Juckchai Boonyawat, Mercer’s CEO for Thailand, shares his insights on the country’s economic recovery and emerging trends.
We spoke with Juckchai Boonyawat, Mercer’s CEO for Thailand, to get his thoughts on the country’s path to economic recovery and the trends that will help shape Thailand's future.
The Bank of Thailand estimates a contraction of 7%-8% in our economy this financial year, and it might take up to two years to return to pre-pandemic activity levels. The COVID-led recession is quite different from downturns like the global financial crisis (GFC) or the 1997 Asian financial crisis. In 1997, there were systemic problems and, therefore, distinct levers for economic recovery. In this recession, although financial and government stimulus measures are vital to the recovery effort, they are having less impact because we are not yet able to control the catalyst of the crisis — coronavirus.
Uncertainty is high, and companies are operating in an ecosystem of exceptional competition and low demand. To successfully navigate through the next 12 to 24 months, companies need to balance immediate remedial actions with long-term strategy. The economy is likely to look vastly different in two years and what your business is surviving on now might not be what is needed then.
Research and experience show us that an uplift in financial literacy can have a huge impact on improving lives. Better financial literacy not only increases market participation and individual wealth creation, but also improves the quality of life in retirement over the long term.
At Mercer, we are huge advocates of improving financial literacy and providing better access to financial markets for every single Thai. We want to deliver the best of regional and global investment capability and professional knowledge — not just to our clients but to the local communities that our clients work with. To that end, for our financial intermediary clients, we are providing regular updates and training on a broad range of fundamental investment and financial topics, from macroeconomics to portfolio recommendations, and from asset allocation to fund selection.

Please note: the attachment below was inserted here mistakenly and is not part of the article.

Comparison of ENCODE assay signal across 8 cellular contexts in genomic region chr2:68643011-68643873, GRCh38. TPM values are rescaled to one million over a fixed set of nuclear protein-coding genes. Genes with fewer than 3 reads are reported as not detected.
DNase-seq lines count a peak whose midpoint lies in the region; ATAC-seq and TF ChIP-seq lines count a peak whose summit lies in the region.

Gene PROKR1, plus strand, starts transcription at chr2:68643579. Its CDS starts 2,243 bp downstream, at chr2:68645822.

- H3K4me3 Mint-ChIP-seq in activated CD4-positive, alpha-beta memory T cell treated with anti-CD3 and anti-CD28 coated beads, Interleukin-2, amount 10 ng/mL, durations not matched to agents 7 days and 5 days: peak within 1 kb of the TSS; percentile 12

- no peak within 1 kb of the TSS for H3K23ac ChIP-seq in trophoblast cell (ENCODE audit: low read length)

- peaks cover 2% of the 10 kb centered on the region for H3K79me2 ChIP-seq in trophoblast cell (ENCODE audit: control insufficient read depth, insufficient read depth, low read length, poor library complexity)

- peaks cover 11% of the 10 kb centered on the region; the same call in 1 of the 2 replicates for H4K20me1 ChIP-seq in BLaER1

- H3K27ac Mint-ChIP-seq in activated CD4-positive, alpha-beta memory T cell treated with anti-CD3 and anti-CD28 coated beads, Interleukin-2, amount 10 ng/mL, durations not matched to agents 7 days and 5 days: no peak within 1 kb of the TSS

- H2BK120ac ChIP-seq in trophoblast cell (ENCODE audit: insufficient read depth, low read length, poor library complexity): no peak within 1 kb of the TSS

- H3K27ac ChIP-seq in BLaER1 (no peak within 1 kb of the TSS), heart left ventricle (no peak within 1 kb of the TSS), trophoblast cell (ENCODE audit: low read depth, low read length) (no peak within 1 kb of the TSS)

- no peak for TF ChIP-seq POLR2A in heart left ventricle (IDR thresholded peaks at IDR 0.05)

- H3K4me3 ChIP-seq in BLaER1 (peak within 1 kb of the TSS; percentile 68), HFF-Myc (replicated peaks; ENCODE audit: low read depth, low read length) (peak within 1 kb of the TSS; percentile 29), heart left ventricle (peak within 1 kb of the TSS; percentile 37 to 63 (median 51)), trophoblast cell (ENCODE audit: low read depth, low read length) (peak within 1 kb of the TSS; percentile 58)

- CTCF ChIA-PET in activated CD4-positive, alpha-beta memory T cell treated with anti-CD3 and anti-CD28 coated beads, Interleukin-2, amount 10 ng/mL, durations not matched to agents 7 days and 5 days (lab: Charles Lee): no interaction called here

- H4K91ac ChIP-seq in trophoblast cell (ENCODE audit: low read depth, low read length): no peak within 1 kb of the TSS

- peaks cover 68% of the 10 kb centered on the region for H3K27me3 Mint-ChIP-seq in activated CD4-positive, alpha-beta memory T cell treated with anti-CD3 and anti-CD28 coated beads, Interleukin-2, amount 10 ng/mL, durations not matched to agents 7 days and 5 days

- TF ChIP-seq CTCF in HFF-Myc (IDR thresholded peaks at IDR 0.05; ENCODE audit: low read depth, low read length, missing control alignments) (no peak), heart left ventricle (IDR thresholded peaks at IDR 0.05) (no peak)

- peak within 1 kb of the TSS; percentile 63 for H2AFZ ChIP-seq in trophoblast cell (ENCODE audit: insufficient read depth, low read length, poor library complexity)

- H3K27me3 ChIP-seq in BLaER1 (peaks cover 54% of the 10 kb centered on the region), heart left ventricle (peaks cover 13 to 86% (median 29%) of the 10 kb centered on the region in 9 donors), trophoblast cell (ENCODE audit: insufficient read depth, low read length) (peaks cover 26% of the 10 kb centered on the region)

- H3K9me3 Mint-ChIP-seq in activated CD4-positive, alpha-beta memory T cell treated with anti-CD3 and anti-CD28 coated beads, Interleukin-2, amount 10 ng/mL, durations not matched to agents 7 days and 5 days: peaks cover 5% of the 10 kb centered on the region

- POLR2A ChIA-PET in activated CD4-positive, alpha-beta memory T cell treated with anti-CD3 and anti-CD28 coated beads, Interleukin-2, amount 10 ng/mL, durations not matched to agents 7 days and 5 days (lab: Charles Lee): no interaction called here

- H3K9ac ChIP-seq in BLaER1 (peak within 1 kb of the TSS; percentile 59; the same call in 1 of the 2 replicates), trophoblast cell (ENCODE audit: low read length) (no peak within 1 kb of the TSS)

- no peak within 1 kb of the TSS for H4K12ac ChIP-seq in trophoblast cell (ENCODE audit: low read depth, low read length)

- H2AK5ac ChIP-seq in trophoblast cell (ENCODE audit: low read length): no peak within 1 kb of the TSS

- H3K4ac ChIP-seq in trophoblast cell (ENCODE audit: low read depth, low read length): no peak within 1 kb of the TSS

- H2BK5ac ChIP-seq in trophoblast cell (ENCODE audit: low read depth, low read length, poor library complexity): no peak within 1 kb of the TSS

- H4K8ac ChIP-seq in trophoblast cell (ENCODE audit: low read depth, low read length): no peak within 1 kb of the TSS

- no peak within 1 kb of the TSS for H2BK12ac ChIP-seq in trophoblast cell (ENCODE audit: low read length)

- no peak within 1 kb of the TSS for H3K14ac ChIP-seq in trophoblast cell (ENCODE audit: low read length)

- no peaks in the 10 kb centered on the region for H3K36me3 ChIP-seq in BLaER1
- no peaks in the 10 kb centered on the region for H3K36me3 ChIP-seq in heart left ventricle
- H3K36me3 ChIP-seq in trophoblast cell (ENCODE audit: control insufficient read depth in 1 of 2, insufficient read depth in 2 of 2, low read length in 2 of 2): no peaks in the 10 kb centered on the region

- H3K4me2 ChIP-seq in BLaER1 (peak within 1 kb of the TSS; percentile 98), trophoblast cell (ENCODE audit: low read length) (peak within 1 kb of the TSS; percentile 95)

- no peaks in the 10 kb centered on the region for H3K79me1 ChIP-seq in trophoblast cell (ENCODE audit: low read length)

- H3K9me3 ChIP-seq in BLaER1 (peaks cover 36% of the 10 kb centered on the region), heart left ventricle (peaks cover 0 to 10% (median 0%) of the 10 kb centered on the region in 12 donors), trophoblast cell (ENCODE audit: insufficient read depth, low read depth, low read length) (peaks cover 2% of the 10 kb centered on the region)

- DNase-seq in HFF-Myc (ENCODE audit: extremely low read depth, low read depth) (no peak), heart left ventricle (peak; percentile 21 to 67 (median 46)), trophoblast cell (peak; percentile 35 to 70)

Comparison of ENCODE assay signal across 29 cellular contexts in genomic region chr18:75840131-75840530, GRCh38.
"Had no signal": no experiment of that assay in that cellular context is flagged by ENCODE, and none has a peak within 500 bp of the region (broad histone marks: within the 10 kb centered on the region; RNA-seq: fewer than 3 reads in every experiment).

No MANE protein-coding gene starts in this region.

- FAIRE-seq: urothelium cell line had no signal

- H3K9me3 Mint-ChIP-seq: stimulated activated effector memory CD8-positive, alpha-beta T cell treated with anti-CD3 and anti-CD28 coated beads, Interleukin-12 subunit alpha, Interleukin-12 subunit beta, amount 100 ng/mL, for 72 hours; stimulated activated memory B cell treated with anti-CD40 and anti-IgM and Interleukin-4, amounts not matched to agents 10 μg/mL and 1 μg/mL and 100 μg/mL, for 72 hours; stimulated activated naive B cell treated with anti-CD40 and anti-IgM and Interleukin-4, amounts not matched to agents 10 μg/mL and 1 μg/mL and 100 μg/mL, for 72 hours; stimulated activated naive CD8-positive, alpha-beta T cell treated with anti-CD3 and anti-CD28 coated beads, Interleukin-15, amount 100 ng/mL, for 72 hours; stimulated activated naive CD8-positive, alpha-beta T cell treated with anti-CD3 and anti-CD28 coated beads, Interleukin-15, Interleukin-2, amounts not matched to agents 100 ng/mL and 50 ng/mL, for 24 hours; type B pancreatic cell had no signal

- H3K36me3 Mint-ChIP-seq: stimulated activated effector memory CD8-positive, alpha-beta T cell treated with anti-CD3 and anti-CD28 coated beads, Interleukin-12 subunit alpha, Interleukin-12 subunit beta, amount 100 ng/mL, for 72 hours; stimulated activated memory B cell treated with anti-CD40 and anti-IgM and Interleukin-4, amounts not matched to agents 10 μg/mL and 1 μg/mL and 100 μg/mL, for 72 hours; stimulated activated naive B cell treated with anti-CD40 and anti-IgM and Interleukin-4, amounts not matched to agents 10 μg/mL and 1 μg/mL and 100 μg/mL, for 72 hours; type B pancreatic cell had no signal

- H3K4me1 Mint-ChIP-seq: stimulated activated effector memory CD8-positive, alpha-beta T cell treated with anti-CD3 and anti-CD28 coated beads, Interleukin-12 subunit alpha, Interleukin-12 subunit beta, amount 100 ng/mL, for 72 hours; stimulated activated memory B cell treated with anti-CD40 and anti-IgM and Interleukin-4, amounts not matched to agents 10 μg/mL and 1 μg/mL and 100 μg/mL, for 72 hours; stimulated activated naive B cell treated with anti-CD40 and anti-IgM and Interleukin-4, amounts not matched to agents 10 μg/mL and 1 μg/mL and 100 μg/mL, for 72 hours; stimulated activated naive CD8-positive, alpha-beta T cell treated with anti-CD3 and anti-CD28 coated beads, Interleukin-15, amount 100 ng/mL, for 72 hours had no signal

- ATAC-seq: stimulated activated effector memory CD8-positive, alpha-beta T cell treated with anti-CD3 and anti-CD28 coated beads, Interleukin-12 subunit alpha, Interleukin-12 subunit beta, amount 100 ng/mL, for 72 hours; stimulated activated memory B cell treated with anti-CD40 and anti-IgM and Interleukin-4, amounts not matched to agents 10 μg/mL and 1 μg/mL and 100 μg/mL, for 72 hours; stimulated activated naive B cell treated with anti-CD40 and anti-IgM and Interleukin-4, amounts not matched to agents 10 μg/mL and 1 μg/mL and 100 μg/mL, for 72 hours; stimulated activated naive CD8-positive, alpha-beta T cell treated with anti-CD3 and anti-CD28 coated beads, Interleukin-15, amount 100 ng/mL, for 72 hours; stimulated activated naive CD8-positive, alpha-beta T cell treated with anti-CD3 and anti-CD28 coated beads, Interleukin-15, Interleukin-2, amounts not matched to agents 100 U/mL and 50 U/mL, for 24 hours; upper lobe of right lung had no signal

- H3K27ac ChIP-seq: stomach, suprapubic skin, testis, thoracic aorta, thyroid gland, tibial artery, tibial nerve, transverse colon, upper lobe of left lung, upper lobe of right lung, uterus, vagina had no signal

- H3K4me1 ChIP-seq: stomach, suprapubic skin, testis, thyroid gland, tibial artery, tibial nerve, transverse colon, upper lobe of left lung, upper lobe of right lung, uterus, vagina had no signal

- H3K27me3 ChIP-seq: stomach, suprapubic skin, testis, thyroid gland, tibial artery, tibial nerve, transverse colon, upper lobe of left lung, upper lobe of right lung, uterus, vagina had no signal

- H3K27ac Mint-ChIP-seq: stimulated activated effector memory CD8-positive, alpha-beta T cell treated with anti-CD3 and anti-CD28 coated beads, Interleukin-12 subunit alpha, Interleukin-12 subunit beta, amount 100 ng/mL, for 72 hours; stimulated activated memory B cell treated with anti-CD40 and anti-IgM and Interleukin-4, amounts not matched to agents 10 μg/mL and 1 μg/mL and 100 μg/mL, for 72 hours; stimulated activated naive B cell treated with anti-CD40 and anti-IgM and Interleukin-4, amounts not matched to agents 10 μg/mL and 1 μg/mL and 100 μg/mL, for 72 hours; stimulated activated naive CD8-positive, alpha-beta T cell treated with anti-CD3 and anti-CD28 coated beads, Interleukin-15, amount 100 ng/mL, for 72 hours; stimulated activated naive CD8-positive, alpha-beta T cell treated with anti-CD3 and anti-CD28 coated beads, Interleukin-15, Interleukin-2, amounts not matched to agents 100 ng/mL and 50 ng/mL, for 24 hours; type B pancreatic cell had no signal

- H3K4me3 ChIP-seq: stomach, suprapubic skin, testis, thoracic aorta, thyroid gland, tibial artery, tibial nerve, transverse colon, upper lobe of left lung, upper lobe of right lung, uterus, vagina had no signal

In recent years, Thai investors have become more knowledgeable and increasingly sophisticated in their asset allocation strategies as well as platform and product selection. To meet the needs of this new generation of investors, we’re continually enhancing our services, from tools and advisory to Outsourced Chief Investment Officer (OCIO). We stay ahead of the curve.
Digitizing and upskilling will increase our share of the global value chain.
In the past decade, Thailand has moved on from an agricultural economy and emerged as a newly industrialized country, thanks to the royal Thai government’s very deliberate transformation strategy.
In spite of the progress, we remain a labor-intensive country, which is not maximizing its position in the increasingly technology-dependent global value chain. Instead of seeing AI and automation as threats to our labor force, we should embrace technology, using it to free people up for reskilling and upskilling. We need to do this consciously — to produce more value with our workforce — in order to be regionally and globally competitive.
We have achieved our newly industrialized status by strategically shifting the economy toward technology products such as computer chips and auto-part components. However, technological innovation moves extraordinarily fast, and some local companies are not keeping up with global trends. We need to stay with, if not move ahead of, market trends.
I see three key growth areas. Tourism makes up about 20% of the Thai economy, so it is critical. General recovery will gain momentum when we are open to international tourists again. Food production and medical services are two additional industries that will position Thailand competitively in the medium to long term. There’s flourishing demand for food production services across the region, and Thailand’s worldclass medical standards attract global medical and wellness tourists. In fact, the government is well underway in planning to safely reopen the sector.